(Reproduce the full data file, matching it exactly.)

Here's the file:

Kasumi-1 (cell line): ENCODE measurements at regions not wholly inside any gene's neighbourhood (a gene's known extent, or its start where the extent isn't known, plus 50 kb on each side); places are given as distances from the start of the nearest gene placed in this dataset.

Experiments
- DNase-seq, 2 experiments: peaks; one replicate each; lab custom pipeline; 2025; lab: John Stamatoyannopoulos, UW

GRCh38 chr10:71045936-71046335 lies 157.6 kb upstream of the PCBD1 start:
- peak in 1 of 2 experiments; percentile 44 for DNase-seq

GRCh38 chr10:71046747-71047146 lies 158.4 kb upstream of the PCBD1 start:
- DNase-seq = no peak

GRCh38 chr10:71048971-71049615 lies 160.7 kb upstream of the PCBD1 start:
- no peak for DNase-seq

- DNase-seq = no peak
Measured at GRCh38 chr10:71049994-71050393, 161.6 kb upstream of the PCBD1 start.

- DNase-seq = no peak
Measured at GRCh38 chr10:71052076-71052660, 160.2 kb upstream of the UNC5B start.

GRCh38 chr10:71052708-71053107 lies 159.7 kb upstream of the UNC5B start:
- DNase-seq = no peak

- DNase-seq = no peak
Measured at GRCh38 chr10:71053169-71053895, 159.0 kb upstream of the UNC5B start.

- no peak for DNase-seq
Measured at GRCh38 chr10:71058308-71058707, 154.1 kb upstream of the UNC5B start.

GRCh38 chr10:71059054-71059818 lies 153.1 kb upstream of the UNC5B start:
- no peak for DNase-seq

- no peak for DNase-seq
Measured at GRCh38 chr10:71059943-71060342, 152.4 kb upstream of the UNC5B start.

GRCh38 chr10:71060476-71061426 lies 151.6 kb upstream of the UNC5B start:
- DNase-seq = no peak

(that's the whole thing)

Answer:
Kasumi-1 (cell line): ENCODE measurements at regions not wholly inside any gene's neighbourhood (a gene's known extent, or its start where the extent isn't known, plus 50 kb on each side); places are given as distances from the start of the nearest gene placed in this dataset.

Experiments
- DNase-seq, 2 experiments: peaks; one replicate each; lab custom pipeline; 2025; lab: John Stamatoyannopoulos, UW

GRCh38 chr10:71045936-71046335 lies 157.6 kb upstream of the PCBD1 start:
- peak in 1 of 2 experiments; percentile 44 for DNase-seq

GRCh38 chr10:71046747-71047146 lies 158.4 kb upstream of the PCBD1 start:
- DNase-seq = no peak

GRCh38 chr10:71048971-71049615 lies 160.7 kb upstream of the PCBD1 start:
- no peak for DNase-seq

- DNase-seq = no peak
Measured at GRCh38 chr10:71049994-71050393, 161.6 kb upstream of the PCBD1 start.

- DNase-seq = no peak
Measured at GRCh38 chr10:71052076-71052660, 160.2 kb upstream of the UNC5B start.

GRCh38 chr10:71052708-71053107 lies 159.7 kb upstream of the UNC5B start:
- DNase-seq = no peak

- DNase-seq = no peak
Measured at GRCh38 chr10:71053169-71053895, 159.0 kb upstream of the UNC5B start.

- no peak for DNase-seq
Measured at GRCh38 chr10:71058308-71058707, 154.1 kb upstream of the UNC5B start.

GRCh38 chr10:71059054-71059818 lies 153.1 kb upstream of the UNC5B start:
- no peak for DNase-seq

- no peak for DNase-seq
Measured at GRCh38 chr10:71059943-71060342, 152.4 kb upstream of the UNC5B start.

GRCh38 chr10:71060476-71061426 lies 151.6 kb upstream of the UNC5B start:
- DNase-seq = no peak